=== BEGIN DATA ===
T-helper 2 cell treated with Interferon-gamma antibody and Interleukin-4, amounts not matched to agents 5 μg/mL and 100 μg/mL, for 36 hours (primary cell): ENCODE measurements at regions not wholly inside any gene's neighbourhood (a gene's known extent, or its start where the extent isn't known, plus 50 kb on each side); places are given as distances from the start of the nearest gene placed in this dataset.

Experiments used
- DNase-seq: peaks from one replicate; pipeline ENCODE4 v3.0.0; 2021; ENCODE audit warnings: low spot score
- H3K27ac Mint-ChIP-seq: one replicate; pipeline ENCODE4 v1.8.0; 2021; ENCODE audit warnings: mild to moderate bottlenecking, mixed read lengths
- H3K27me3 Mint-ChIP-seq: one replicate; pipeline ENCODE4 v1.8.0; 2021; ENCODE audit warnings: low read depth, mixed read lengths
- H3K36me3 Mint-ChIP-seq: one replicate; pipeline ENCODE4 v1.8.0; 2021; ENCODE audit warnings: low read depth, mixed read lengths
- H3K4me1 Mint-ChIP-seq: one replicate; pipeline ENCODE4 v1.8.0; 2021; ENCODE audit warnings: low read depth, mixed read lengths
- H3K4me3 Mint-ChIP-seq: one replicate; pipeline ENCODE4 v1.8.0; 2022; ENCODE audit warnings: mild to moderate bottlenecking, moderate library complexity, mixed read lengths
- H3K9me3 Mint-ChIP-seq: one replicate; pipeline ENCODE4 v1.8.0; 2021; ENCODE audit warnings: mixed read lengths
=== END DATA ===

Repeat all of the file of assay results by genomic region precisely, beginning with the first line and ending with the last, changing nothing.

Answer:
T-helper 2 cell treated with Interferon-gamma antibody and Interleukin-4, amounts not matched to agents 5 μg/mL and 100 μg/mL, for 36 hours (primary cell): ENCODE measurements at regions not wholly inside any gene's neighbourhood (a gene's known extent, or its start where the extent isn't known, plus 50 kb on each side); places are given as distances from the start of the nearest gene placed in this dataset.

Experiments used
- DNase-seq: peaks from one replicate; pipeline ENCODE4 v3.0.0; 2021; ENCODE audit warnings: low spot score
- H3K27ac Mint-ChIP-seq: one replicate; pipeline ENCODE4 v1.8.0; 2021; ENCODE audit warnings: mild to moderate bottlenecking, mixed read lengths
- H3K27me3 Mint-ChIP-seq: one replicate; pipeline ENCODE4 v1.8.0; 2021; ENCODE audit warnings: low read depth, mixed read lengths
- H3K36me3 Mint-ChIP-seq: one replicate; pipeline ENCODE4 v1.8.0; 2021; ENCODE audit warnings: low read depth, mixed read lengths
- H3K4me1 Mint-ChIP-seq: one replicate; pipeline ENCODE4 v1.8.0; 2021; ENCODE audit warnings: low read depth, mixed read lengths
- H3K4me3 Mint-ChIP-seq: one replicate; pipeline ENCODE4 v1.8.0; 2022; ENCODE audit warnings: mild to moderate bottlenecking, moderate library complexity, mixed read lengths
- H3K9me3 Mint-ChIP-seq: one replicate; pipeline ENCODE4 v1.8.0; 2021; ENCODE audit warnings: mixed read lengths